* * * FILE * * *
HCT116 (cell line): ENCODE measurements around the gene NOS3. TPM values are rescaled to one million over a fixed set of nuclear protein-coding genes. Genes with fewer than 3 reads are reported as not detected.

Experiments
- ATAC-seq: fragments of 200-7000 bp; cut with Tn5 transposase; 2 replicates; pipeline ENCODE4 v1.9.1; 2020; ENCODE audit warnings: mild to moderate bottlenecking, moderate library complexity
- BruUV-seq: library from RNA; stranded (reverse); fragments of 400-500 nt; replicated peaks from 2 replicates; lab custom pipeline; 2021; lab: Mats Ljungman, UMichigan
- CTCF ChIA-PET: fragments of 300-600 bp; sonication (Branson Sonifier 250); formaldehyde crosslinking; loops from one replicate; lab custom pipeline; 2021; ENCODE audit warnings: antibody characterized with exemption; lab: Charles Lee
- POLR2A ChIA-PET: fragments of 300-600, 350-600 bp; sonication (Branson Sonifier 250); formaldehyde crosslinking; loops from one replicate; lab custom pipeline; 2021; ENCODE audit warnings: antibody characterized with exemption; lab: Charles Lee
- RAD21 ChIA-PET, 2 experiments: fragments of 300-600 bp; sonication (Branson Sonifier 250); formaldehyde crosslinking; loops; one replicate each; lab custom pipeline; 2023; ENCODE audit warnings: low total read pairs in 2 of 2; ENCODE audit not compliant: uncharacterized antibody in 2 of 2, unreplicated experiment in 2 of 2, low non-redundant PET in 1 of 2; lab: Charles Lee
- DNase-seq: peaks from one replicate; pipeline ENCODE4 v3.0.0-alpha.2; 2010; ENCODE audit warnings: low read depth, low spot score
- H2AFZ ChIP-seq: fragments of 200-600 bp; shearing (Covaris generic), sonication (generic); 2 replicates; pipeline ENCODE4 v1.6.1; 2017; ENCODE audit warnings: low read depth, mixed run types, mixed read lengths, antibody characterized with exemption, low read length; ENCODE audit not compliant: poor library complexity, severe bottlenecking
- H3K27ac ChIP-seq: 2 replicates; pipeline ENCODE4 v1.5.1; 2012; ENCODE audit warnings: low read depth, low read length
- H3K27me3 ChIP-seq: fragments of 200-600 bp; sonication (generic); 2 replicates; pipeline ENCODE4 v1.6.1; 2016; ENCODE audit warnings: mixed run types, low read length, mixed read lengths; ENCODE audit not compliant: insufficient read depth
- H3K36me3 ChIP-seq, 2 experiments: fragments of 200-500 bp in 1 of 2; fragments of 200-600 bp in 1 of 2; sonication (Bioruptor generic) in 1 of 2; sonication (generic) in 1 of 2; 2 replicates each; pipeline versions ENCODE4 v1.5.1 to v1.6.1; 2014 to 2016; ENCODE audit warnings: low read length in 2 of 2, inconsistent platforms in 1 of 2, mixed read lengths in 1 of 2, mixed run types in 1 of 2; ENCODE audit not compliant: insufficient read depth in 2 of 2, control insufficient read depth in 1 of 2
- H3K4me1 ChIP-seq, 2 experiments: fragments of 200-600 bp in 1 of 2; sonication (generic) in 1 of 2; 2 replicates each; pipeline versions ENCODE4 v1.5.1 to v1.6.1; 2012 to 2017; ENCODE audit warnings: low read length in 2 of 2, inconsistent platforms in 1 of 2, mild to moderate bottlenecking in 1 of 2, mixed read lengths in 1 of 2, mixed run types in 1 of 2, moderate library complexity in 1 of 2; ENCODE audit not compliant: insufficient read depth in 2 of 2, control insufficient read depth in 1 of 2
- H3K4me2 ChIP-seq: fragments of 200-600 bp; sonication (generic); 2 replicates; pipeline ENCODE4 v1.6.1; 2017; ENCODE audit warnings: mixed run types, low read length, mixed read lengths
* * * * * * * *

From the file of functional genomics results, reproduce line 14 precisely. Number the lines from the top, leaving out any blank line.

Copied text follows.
- H3K4me2 ChIP-seq: fragments of 200-600 bp; sonication (generic); 2 replicates; pipeline ENCODE4 v1.6.1; 2017; ENCODE audit warnings: mixed run types, low read length, mixed read lengths